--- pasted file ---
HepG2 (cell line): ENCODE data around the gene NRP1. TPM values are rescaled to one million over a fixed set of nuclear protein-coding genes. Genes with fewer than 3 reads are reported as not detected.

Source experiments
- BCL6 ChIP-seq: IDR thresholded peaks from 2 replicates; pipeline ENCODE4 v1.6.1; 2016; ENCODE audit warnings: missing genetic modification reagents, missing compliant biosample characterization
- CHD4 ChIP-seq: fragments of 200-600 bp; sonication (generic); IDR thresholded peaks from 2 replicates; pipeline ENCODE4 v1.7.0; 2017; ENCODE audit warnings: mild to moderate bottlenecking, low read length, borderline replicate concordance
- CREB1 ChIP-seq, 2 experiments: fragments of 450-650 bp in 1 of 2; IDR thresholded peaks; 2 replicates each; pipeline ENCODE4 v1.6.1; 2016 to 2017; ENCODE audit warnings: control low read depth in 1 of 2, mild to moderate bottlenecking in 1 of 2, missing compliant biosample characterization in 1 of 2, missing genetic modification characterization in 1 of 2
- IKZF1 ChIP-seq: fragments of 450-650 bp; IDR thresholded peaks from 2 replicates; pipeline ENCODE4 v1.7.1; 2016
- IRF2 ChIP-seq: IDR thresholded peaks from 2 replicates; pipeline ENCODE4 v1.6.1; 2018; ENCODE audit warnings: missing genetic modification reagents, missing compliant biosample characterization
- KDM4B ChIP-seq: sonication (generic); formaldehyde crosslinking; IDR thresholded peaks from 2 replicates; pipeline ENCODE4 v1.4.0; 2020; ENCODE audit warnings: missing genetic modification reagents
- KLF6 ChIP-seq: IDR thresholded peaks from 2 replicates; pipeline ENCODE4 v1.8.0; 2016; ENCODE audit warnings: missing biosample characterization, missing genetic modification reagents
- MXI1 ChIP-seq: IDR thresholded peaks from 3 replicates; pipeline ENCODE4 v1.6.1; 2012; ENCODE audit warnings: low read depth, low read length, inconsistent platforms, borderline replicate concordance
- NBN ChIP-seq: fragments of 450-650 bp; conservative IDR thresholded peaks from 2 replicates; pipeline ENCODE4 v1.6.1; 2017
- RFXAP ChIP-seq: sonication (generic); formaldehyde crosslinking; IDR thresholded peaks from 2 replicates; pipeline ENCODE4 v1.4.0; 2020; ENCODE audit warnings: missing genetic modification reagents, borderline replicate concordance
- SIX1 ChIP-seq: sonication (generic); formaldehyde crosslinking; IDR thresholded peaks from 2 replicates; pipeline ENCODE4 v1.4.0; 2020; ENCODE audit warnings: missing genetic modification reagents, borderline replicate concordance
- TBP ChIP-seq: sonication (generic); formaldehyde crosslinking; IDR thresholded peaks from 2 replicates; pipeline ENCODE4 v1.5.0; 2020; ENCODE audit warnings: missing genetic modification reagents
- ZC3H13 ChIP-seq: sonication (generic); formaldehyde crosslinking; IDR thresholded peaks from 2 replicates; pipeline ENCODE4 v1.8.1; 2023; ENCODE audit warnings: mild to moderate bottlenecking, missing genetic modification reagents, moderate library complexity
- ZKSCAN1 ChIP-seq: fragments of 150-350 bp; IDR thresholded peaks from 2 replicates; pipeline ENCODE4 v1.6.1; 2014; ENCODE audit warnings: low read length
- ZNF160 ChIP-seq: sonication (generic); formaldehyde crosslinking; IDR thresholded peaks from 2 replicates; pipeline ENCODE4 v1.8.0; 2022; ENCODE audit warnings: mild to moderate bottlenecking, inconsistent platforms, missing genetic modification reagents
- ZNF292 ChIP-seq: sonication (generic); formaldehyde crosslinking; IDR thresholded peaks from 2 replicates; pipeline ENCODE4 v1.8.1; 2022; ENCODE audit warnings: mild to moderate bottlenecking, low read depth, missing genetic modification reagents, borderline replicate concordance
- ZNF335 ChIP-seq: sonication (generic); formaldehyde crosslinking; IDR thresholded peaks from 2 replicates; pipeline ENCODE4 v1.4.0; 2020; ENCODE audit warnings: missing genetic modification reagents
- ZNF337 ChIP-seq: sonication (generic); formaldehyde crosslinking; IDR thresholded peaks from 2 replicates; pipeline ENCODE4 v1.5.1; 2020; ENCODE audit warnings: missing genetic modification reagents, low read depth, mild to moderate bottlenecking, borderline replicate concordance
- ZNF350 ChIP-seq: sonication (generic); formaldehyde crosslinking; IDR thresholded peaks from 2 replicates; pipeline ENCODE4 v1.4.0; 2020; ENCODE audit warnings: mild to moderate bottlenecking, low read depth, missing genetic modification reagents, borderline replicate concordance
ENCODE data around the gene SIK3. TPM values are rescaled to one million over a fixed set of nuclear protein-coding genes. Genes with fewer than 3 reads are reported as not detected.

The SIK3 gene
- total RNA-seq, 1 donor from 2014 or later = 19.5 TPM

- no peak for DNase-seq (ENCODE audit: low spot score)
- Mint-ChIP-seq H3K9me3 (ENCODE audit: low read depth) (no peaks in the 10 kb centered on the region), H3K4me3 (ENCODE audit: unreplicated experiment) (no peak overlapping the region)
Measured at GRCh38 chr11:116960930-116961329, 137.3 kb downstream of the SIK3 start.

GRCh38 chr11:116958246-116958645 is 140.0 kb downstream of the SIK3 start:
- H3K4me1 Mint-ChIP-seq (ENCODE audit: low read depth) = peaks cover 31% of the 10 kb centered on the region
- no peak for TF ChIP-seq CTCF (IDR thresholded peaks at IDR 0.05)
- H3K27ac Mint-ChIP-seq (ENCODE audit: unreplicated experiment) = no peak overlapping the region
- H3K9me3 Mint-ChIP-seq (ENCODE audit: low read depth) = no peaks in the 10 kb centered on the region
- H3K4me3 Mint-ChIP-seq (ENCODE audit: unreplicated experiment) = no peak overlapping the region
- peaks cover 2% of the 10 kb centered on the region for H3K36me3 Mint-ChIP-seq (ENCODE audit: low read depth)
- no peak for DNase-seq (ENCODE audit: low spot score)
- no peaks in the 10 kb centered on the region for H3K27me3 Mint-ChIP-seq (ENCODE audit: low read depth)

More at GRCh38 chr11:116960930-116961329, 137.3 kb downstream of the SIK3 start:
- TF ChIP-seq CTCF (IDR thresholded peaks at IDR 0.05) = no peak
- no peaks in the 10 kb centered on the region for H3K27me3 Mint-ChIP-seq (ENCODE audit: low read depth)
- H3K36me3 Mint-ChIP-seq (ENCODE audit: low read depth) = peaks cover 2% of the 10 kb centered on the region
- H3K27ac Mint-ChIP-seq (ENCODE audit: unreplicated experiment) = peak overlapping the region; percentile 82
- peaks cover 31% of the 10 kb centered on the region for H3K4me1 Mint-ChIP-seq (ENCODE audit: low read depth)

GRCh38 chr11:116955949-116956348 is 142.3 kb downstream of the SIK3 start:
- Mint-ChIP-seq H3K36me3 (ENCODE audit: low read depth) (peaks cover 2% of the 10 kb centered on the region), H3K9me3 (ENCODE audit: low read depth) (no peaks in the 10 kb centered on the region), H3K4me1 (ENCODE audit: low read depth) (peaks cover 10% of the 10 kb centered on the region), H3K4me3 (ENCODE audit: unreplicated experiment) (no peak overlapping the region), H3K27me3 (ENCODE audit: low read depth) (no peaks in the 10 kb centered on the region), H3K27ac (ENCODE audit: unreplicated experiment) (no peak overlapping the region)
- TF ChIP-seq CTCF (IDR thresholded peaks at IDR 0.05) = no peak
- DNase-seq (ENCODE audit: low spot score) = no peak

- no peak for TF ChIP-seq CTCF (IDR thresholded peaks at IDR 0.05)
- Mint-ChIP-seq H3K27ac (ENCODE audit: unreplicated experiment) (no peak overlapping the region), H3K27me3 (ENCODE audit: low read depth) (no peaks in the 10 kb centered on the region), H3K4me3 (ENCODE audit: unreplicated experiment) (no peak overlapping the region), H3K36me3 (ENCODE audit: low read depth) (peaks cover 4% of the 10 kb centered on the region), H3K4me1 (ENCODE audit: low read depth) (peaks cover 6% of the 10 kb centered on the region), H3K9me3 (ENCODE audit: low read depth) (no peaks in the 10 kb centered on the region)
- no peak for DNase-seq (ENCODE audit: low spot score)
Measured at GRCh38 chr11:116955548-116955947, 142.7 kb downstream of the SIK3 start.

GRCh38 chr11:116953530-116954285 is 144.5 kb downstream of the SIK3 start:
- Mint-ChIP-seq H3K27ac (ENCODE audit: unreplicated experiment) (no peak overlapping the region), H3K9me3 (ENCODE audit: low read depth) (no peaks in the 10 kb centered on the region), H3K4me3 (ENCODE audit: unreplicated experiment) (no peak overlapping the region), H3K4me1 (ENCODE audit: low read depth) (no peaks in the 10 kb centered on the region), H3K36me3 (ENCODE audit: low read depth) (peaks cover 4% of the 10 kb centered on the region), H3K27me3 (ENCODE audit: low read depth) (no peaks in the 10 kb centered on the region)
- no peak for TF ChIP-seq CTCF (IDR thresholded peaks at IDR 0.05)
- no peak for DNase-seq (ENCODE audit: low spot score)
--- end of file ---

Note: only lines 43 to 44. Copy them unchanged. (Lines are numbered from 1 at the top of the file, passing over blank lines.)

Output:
GRCh38 chr11:116955949-116956348 is 142.3 kb downstream of the SIK3 start:
- Mint-ChIP-seq H3K36me3 (ENCODE audit: low read depth) (peaks cover 2% of the 10 kb centered on the region), H3K9me3 (ENCODE audit: low read depth) (no peaks in the 10 kb centered on the region), H3K4me1 (ENCODE audit: low read depth) (peaks cover 10% of the 10 kb centered on the region), H3K4me3 (ENCODE audit: unreplicated experiment) (no peak overlapping the region), H3K27me3 (ENCODE audit: low read depth) (no peaks in the 10 kb centered on the region), H3K27ac (ENCODE audit: unreplicated experiment) (no peak overlapping the region)